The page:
HARVARD GAZETTE ARCHIVES
Wine molecule slows aging process:
Scientists drink to that
By William J. Cromie
Harvard News Office
A molecule that is an active ingredient in red wine can slow the aging of human cells. It extends the life expectancy of every organism that, so far, has been fed on it, including yeast, worms, and fruit flies.
Called resveratrol, the wonder substance seems to work in the same way as does drastic calorie cutting. Dramatic reduction of calories has been shown to increase the life span of mice, rats, and monkeys. Such diets are being tried in humans but results are not yet in. Severe dieting also cuts the risk of dying from cancer, heart problems, and other age-related diseases in monkeys.
If resveratrol and related molecules are found to work as well in humans, we could gain extra years of healthy life without starving for them. We could have our cake and eat it, too.
"The discovery brings closer a time when a drug that extends life and prevents many diseases of aging becomes a reality," says David Sinclair who leads the research at Harvard Medical School. "I'm not a doctor so I can't speculate on how much wine to drink, but I've increased my consumption since we made the discovery."
Physicians recommend a glass or two of red wine a day as part of a heart-healthy diet. No one would advise nondrinkers to starting gulping red wine until better information about its anti-aging effect becomes available.
Sinclair, 34, and his colleagues have been working on a marvelous protein called SIR2, which allows yeast cells to survive a startling 70 percent longer than normal. The same kind of metabolic trick in humans would extend our average life span to about 136 years. Humans are far more complex than yeast, but they have a similar protein, called SIRT1. All animals, in fact, boast copies of SIRT1, which Sinclair and others believe mimes the function of yeast SIR2.
With the help of Konrad Howitz and other colleagues from BIOMOL Research Laboratories in Plymouth Meeting, Penn., the Harvard researchers screened libraries of molecules for those that would activate SIRT1. They found 17 of them, most of which come from plants. When they fed them to human cells, they were overjoyed to discover that resveratrol extended the cells' survival by turning on SIRT1.
The next step - Sinclair calls it working backward - was to confirm the finding in yeast cells. He admits to "being skeptical that resveratrol would extend their life span."
One of the lab assistants set up two Petri dishes where yeast cells could grow, one with resveratrol and one without. Sinclair did not know which was which while he worked on them. "I soon saw some of the cells living much, much longer than the others," Sinclair relates. "I didn't know if those were the ones that had the molecule. The uncertainty was killing me, so I sneaked into the lab and looked at the hidden labels. Lo and behold! The cells that were living longer were those on reservatrol. That was my 'Eureka!' moment, the highlight of my career."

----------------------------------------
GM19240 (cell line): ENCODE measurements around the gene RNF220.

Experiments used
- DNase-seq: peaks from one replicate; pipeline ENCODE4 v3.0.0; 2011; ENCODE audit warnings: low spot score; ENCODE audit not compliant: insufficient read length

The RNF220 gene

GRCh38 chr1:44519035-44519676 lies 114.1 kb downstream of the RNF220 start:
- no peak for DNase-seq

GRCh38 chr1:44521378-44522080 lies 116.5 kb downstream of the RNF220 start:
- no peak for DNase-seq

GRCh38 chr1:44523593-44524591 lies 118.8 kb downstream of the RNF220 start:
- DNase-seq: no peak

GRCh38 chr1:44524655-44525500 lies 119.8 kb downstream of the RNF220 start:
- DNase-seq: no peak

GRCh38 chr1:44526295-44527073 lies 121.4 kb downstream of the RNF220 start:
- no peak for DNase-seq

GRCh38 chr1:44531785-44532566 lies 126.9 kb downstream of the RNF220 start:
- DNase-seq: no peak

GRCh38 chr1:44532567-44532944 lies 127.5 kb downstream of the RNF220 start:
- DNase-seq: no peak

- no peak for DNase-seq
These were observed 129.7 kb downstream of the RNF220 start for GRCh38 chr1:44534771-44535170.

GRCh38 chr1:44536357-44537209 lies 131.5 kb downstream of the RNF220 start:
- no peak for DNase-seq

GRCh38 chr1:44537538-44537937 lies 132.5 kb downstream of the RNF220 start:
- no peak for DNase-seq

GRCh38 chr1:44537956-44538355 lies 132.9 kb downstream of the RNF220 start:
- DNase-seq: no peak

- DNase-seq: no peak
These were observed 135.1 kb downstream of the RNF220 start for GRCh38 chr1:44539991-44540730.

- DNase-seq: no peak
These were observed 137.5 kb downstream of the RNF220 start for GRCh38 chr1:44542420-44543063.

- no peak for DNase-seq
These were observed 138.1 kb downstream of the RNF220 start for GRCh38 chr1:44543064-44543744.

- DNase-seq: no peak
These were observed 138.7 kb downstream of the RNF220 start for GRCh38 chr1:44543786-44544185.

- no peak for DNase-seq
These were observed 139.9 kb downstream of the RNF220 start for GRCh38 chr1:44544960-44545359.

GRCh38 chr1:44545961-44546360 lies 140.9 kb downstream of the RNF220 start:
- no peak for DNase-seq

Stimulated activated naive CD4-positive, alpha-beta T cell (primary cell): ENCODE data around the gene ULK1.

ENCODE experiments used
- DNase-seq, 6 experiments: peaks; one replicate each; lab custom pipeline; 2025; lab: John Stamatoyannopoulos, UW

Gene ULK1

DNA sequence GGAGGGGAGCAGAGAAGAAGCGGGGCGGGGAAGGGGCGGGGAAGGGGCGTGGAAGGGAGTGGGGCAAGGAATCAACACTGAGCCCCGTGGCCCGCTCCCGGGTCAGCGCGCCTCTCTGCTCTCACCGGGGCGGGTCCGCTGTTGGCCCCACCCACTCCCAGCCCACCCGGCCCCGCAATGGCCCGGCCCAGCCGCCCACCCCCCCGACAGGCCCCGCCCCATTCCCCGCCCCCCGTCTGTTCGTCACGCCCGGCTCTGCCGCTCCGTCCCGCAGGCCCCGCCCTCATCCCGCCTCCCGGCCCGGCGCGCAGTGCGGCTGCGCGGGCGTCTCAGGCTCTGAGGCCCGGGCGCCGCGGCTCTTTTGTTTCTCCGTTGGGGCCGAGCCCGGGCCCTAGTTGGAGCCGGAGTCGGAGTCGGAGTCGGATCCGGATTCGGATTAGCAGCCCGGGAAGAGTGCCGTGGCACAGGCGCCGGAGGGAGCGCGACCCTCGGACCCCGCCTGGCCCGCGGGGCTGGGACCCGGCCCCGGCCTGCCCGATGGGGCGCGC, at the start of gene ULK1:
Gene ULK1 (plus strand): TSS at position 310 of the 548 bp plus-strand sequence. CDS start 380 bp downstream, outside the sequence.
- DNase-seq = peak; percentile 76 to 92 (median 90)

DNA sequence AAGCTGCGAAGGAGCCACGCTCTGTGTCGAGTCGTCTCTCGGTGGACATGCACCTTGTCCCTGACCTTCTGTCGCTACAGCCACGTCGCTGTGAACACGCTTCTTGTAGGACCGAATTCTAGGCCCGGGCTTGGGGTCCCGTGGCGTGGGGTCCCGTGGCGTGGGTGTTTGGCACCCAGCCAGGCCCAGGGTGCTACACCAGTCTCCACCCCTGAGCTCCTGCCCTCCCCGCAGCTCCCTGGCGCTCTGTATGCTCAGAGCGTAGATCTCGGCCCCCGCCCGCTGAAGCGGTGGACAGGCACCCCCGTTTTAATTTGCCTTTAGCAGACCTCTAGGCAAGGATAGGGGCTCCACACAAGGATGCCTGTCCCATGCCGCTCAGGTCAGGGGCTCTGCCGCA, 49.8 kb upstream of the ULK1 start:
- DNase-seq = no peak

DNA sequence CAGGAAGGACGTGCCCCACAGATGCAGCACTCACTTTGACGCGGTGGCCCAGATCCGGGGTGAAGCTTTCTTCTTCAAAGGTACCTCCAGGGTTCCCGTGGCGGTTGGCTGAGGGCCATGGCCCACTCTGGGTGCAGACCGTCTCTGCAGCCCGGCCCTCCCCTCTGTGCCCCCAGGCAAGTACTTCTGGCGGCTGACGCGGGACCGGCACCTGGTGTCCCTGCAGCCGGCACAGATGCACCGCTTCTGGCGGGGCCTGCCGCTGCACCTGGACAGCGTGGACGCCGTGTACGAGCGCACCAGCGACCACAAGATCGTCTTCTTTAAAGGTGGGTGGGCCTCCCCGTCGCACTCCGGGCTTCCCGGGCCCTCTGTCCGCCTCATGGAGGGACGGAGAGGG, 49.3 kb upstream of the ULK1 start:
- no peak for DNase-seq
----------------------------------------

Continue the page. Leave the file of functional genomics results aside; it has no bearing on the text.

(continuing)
Sinclair and his team have begun testing improved varieties of resveratrol and its sister molecules in human cells. If things continue to go well, they will try them in rodents, then eventually in humans.
Molecules like resveratrol regulate other proteins, most of which still need to be identified. One of the known proteins, called p53, interferes with the natural process of cell death. Others are believed to be involved in repairing damage to DNA, the stuff of genes.
"We suspect that p53 is just the tip of the iceberg, that lots of other defenses are activated by these molecules through interactions with SIR2 and SIRT1," Sinclair explains. "These interactions keep cells alive longer and buy more time for their DNA damage to be repaired."
Changes in gene structure as people age can lead to cancer and diseases of the heart and blood vessels. Activation of defenses against these mutations may be the reason why animals fed resveratrol-type molecules live longer. Other researchers have found evidence that resveratrol can prevent cancer in mice, and Sinclair's group plans to check that out.
This family of molecules is produced by plants in response to mild stress, such as not enough water. "The final piece of the puzzle," notes Sinclair, "is that reducing calories provides the same type of stress."
This activation of molecular defenses is not unlike a vaccine. Vaccinations introduce bits of viruses or bacteria into the body, not enough to cause a disease but enough to prod your immune system into building defenses against it.
There are still many questions to be answered about how anti-aging molecules and severe calorie restriction work to extend life. Then there's the bigger question of whether they will work in humans. If the molecules allow us to live a longer, healthier life, producing them should be relatively easy and inexpensive. They could be purified from plants or made artificially in large amounts."Before that happens, many problems need to be solved," Sinclair admits. "And we will celebrate each new solution with a glass of red wine."